Negotiating for a Win-Win in SF

January 31, 2017

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FountainBlue’s January 27 When She Speaks, on the topic of Negotiating for a Win-Win. Please join me in thanking our gracious hosts at Twilio and our panelists! 

  • Facilitator Linda Holroyd, CEO, FountainBlue, CMO, SignKloud
  • Panelist Angie Chang, VP Strategic Partnerships, Hackbright Academy
  • Panelist Genevieve Haldeman, Vice President, Marketing Communications, Twilio
  • Panelist Zaina Orbai, Sr. Director – Head of Global HR Operations, Yelp
  • Panelist Katie Penn, Director of Demand Marketing, Twitch

Below are notes from the conversation.

We were fortunate to have a wide range of backgrounds and perspectives on our negotiation panel. Their combined advice is summarized below.

  1. Start by understanding what all parties want out of a negotiation. Understand what drives the other party so that you can collaboratively create a win-win.
  2. Be strategic, prepared and plan-ful about how you negotiate, and practical about how to make both parties comfortable, to increase the odds of a successful negotiation. 
    • This means that you must understand your own needs and that of the other party and find that intersect, driving towards common ground.
    • Use LinkedIn and other online resources to Google the backgrounds of the people you’re negotiating with. 
    • Consider factors such as gender, ethnicity, age, language, etc., when you’re negotiating with others. It will help you better understand their background so that you can properly prepare for a negotiation. 
  3. Go beyond doing the research prior to the negotiation. Vet your strategy and findings with others who may help you think through your strategy and plan prior to the negotiation.
  4. Know your triggers and manage through them so that you don’t get too emotional throughout the negotiation process.
  5. Surround yourself with mentors, supporters, champions, managers, and advocates, who will support you and help you learn and grow.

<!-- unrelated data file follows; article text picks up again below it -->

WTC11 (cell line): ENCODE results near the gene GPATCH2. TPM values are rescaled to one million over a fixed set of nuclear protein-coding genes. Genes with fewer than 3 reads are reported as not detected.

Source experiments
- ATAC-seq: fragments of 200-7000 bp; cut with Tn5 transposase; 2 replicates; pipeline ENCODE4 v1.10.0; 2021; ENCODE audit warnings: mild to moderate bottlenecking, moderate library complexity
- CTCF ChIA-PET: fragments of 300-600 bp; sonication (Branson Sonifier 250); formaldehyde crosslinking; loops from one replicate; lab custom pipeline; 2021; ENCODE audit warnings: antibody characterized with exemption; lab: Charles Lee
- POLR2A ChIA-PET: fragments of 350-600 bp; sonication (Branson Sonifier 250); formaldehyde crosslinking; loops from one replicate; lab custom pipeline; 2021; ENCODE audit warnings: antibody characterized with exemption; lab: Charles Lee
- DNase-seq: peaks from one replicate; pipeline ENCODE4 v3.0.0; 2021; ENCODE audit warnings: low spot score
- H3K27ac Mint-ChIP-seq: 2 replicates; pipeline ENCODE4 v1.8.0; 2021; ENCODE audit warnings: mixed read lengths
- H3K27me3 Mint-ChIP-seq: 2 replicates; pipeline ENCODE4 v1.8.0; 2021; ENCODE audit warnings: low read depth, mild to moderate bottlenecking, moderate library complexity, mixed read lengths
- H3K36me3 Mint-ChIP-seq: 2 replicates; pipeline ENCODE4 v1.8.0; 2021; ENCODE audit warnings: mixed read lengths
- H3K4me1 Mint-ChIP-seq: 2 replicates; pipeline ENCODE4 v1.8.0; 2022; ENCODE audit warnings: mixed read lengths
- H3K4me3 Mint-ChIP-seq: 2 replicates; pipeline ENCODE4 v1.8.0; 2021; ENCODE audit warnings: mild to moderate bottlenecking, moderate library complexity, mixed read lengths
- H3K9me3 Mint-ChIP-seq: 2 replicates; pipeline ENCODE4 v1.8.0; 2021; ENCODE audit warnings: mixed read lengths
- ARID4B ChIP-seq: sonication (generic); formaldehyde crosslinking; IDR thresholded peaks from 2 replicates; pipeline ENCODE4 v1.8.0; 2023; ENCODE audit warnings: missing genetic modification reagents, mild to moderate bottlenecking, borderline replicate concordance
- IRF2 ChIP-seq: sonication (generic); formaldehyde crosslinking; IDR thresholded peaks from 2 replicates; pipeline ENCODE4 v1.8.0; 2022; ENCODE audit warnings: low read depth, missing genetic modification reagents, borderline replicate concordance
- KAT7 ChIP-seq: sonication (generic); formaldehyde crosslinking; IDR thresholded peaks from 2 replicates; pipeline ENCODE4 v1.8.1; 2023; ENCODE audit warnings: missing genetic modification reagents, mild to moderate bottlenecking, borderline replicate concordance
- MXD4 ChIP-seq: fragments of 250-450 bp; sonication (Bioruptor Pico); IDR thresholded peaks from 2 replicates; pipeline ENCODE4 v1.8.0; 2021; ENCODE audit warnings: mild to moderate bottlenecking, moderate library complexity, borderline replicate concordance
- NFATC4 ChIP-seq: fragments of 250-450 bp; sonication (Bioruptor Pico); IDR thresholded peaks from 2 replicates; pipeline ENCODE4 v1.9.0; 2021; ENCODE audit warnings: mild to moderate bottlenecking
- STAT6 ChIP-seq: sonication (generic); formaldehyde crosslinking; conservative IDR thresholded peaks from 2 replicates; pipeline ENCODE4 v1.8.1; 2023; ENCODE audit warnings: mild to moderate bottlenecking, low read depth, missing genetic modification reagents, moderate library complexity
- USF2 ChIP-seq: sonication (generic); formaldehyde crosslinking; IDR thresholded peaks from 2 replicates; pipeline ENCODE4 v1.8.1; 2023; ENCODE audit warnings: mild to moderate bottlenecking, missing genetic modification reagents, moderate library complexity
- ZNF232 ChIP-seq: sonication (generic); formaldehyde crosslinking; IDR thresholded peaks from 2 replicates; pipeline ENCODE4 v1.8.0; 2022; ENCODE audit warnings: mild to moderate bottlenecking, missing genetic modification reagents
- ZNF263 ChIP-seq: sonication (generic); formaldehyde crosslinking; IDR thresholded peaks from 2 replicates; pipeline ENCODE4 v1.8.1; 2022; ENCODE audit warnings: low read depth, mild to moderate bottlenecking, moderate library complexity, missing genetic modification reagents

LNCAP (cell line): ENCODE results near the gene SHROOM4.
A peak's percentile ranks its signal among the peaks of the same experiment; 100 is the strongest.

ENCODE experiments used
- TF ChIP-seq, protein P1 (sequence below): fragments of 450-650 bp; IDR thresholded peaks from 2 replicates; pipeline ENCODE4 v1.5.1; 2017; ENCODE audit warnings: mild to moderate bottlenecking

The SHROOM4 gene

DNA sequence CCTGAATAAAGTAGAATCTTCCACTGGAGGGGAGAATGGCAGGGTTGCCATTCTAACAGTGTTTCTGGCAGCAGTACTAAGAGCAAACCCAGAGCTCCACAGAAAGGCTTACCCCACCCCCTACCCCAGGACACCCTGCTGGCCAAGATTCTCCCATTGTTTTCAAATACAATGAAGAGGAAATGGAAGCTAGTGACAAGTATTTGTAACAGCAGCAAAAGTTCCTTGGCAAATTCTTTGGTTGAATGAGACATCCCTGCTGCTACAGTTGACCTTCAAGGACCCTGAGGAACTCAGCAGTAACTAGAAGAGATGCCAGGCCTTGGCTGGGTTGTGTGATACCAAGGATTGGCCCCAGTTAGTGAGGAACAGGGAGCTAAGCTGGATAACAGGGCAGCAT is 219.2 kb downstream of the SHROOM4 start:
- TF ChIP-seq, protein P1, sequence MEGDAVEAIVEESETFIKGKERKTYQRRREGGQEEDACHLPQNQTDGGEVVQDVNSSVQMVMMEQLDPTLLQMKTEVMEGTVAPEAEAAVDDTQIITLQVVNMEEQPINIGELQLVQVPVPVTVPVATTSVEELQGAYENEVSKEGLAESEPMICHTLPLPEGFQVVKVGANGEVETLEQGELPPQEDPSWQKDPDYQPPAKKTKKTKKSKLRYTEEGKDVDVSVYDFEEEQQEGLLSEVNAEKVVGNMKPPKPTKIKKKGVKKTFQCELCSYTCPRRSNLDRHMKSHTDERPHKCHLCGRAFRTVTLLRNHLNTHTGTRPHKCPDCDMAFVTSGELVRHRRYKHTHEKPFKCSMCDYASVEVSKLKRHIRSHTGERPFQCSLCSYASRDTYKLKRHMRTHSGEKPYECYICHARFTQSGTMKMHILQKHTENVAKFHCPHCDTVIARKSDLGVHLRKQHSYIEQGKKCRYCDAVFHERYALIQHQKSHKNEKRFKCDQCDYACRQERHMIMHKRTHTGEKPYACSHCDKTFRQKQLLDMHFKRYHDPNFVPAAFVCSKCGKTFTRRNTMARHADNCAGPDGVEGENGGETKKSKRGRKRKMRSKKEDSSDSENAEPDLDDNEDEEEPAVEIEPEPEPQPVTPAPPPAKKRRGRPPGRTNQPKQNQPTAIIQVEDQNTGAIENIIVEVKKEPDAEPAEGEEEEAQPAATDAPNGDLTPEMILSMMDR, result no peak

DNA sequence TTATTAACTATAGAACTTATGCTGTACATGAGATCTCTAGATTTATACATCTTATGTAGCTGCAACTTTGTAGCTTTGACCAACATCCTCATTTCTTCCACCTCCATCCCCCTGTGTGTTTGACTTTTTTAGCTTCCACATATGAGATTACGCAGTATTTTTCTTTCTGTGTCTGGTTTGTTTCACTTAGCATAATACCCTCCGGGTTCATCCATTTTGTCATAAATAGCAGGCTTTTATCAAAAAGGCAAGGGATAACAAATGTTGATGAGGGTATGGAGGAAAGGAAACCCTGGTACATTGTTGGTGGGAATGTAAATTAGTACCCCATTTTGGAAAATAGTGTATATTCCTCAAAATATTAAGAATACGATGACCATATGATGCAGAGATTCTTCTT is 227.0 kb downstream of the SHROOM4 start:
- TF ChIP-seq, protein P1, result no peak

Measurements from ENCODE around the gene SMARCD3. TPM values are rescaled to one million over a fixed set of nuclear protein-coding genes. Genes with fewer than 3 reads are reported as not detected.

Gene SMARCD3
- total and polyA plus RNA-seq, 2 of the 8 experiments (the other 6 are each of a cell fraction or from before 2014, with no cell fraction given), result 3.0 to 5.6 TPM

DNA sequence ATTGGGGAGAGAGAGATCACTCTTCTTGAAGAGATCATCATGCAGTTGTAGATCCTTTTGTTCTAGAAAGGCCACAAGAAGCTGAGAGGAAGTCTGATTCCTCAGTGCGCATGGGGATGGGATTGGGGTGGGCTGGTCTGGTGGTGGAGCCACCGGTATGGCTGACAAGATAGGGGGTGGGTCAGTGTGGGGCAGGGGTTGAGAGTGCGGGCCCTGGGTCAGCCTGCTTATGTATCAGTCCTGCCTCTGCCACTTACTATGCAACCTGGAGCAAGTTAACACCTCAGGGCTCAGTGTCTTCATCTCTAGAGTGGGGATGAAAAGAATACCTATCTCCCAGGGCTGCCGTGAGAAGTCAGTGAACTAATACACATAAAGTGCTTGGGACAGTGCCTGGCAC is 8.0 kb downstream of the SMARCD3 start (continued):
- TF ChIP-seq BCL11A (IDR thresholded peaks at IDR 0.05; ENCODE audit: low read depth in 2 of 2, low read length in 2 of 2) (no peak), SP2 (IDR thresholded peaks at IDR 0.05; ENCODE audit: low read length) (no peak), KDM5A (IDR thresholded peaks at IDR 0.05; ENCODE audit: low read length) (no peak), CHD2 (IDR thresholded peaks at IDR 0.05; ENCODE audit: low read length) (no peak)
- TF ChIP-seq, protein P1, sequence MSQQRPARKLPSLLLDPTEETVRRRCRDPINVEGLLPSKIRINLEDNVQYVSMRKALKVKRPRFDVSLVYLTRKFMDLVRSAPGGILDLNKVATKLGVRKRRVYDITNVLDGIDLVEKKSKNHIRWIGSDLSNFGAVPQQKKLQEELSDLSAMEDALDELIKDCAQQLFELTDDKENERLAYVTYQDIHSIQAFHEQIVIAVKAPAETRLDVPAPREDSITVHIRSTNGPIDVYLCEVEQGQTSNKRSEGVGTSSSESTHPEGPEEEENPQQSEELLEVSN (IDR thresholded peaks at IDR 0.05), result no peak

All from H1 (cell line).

6. Embrace the opportunity to connect with people who don’t think like you, who don’t act like you do.
  7. Sometimes negotiating with your loved ones is harder than negotiating with your peers and partners and customers at work. These family relationships run long and deep and can be more complicated. Focus on the long-term relationship rather than the short term wins.
  8. Whether you’re negotiating a big deal, or just doing business as usual, remember that networking is the greatest indicator of your success. 
    • Build relationships and connections before you’re in desperate need of them. Make broad and deep connections. Your network is closely tied to your Net Worth.
  9. Be that ethical, authentic, trusted party who will negotiate in good faith, and be true to the relationship and the agreement.
  10. Know your value and your worth, and be confident about lobbying to make sure that you get what you earn and deserve. Center yourself so that you feel that confidence even when you’ve had a bad day.

Below is specific advice which may help you with daily and ongoing negotiations at work and play.

  • If you’re trying to get on the calendar of important people, be succinct and focus on what’s in it for them. 
  • Offer one of several options which you define. This way, you get to control what’s to be done, and the other party feels like it’s their choice as well.
  • Be curious about people’s differing viewpoints. Inviting diversity into your circle can help everyone within your circle, provided everyone is open and respectful.
  • When you have to work with someone with whom you’ve had a colorful past, try to be open-minded. Humanize the other person, and find an area of common ground as a starting point.
  • Focus conversations on the issues at hand, staying away from the personal and emotional issues which may color the conversation and lead to unproductive cycles.
  • If you and the other party are bogged down with a negotiation, try backing off and coming from a different angle. Whether it’s working with champions behind the scenes, finding an alternate path to agreement.
  • If you’re negotiating a compensation package, consider many factors and weight them all, focusing mostly on the things that are most important to you. From there, you can overlay the various options. Factors other than salary include: Working Hours, Benefits, Bonuses, Title, Role and Tasks, Parking and Commute and Public Transit Access, Leadership Team, Project Preference, Boss and Manager, Team Leadership, Industry, Technology/Customers, Advancement Opportunity, Education and Training opportunities, Presentations to management/customers . . .